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Joel Sartore is out to save the Earth’s captive species with The Photo Ark

Joel Sartore game preserve South Africa.

Joel Sartore at a game preserve in South Africa.

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Updated: April 30, 2013 10:18AM

For more than 20 years now, I’ve been a contributing photographer for National Geographic Magazine. They’ve sent me to every continent, and I’ve worked on 34 photo essays so far. Most dealt with conservation issues.

But it has not been enough.

Every year, I see more habitats lost, more species barely hanging on.

At TEDxMidwest this week in Chicago, I’ll be introducing my latest project, The Photo Ark. The Photo Ark was born out of desperation to halt, or at least slow, the loss of global biodiversity. The goal is to document every captive species on Earth.

With The Photo Ark, I’m isolating animals on black and white backgrounds: A mouse becomes as important as a polar bear, a tiger beetle as beautiful as a tiger. After eight years of shooting, I’ve now got nearly half of the 6,000 species kept in the world’s zoos. My hope is that viewers stop, look, care and then act while there’s still time to save them.

Without a sea change in how we view nature, and how we consume resources, it’s predicted we’ll lose half of all species by the turn of the next century. That should make us all very nervous.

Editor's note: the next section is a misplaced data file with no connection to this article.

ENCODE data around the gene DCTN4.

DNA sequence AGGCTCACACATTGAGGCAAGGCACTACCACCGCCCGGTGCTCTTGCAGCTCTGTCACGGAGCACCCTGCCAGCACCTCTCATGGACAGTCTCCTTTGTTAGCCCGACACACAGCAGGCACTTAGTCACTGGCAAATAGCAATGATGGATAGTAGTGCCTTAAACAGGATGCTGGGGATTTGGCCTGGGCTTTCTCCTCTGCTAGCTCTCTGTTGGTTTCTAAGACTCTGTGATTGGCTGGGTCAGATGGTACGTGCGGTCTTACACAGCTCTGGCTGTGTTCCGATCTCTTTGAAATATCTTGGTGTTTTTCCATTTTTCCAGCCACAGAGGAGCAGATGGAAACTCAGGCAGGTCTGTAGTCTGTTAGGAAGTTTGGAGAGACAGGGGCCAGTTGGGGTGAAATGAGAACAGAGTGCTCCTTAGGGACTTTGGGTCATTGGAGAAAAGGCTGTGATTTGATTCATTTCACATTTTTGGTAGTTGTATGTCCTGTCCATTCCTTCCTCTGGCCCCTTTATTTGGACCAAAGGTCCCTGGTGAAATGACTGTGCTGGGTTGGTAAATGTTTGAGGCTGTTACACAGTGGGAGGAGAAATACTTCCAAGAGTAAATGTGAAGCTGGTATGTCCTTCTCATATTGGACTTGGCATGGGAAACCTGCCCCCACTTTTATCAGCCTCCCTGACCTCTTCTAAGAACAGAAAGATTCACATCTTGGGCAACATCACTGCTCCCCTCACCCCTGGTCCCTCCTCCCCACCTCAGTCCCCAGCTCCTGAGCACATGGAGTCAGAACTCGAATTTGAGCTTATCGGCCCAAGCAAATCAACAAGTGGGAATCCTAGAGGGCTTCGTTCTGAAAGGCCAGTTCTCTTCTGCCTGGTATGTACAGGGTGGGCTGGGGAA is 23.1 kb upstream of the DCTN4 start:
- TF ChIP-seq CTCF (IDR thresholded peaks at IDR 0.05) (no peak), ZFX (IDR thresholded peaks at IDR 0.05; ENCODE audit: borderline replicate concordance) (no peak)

They say that people will only save what they love. And they certainly can’t love something if they don’t know it exists. That’s where these photos come in. We can look each animal directly in the eye and quickly see that these creatures contain beauty, grace and intelligence. Perhaps some even hold the key to our very salvation.

The plain truth is that when we save species, we’re actually saving ourselves. Healthy forests, prairies, wetlands, oceans and the myriad species within regulate our climate and provide us with everything from medicines to the food we eat.

And one more thing for those of you who still don’t know what to think about all this: Know that every time you break out your purse or your wallet, you’re saying to a retailer, “I approve of what this was made from, the distance it was shipped to me, and I want you do to it again and again.” The power of the dollar is real, and it moves mountains if enough people pay attention.

What kind of wood is that new dining room set made of? Do you eat locally grown fruits and veggies in season? Have you bought a smaller car? Is your home insulated well enough?

No one person can save the world, but each of us certainly can have a real and meaningful impact. Many of the species that are featured in The Photo Ark can indeed be saved, but it will take people with passion, money or both to step up and get involved.

The bottom line for me is this: At the end of my days, I’d like to be able to look in the mirror and smile, thinking that I made a real difference.

Now, how about you?

Joel Sartore is an author, speaker, conservationist, photojournalist and fellow of the National Geographic Society. He’ll be speaking at TedxMidwest May 2 from 4:30 - 6 p.m. Watch his talk live at or visit to see more of his work.

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